I took this photo at Soy Street 豉油街 on a sunny afternoon while we were walking around Mong Kok. I’ve always liked the straightforward, and often quite literal, names of the streets in Hong Kong. Several streets are named after the businesses that used to group on the same street. I’d presume that Soy Street is no exception. I wonder if this was where soy sauce makers would gather to make their own secret blends or was it more of a place where sauces – including the oyster, hoisin and XO varieties – were sold. Based on this article in HK Magazine, I’m guessing it was the latter as it seems like sauce production requires a massive space, something that would have been hard to come by in central Hong Kong even a few decades ago.
Writing about soy sauce, I’m suddenly reminded of one of my favourite breakfast items in Singapore: Soft-boiled eggs served with kaya (coconut jam) toast. I miss the anticipation – those few minutes that you’ve been instructed to wait for the eggs to reach their wobbly perfection by the coffee shop uncle or auntie (there’s no blood relations, this is simply a polite way of addressing people who are older than you in an informal environment in Singapore); switching the egg from one hand to another because it was too hot to handle; eventually cracking it open and the egg flows out with the yolk perfectly intact amid the opaque white liquid. Success! Then sprinkle some white pepper and drizzle some dark soya sauce. Some people like to mix it all up before dipping the toast in it, others just slurp up the eggy goodness as it is.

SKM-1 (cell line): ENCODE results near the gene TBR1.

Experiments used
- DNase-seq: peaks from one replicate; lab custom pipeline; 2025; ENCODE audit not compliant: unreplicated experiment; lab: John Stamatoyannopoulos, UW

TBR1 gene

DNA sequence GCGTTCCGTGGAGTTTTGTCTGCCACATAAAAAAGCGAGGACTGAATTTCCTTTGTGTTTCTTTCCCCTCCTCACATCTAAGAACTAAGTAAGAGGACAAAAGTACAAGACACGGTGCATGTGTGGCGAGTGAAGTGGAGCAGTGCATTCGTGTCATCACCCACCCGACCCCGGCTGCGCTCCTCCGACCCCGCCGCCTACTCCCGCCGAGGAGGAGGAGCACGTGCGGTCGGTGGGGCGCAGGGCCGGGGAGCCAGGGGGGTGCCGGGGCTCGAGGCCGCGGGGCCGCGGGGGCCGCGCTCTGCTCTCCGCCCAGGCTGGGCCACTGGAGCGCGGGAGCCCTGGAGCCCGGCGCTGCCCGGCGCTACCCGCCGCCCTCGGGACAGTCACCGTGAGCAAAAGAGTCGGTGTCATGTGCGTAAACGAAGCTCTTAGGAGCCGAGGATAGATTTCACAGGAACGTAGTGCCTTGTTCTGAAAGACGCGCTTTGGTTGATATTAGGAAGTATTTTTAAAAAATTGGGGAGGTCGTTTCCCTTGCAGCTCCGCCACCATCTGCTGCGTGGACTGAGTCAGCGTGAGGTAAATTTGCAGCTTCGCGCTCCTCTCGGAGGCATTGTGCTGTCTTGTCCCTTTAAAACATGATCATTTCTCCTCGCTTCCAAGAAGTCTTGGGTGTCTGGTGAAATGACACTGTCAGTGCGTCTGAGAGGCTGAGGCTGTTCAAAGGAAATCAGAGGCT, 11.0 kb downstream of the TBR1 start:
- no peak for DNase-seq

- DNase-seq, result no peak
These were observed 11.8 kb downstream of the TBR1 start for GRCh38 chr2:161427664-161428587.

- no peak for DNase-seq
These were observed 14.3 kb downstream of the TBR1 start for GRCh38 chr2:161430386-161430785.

Nowadays in Singapore, the eggs are usually served in a bowl. But I remember how fascinated a seven-year-old me felt when I had soft-boiled eggs with my dad at the kopi tiam (coffee shop) near the new HDB apartment that we had just moved into. He had ordered for himself some kopi (coffee) and I was having Milo (a chocolate malt drink). When the eggs were brought to our table, my dad took his coffee cup off the saucer, broke the eggs onto the empty coffee saucer, added the pepper and soy sauce, and proceeded to drink it. How cool was that! Since then, I always think that the most authentic way to enjoy soft-boiled eggs at a kopi tiam would be to drink it out of a saucer : ) I realise that I’ve digressed and shall end here with a fun read on CNN Travel about some of the quirky street names in Hong Kong. Maybe I’ll make some soft-boiled eggs on Sunday. Happy weekend!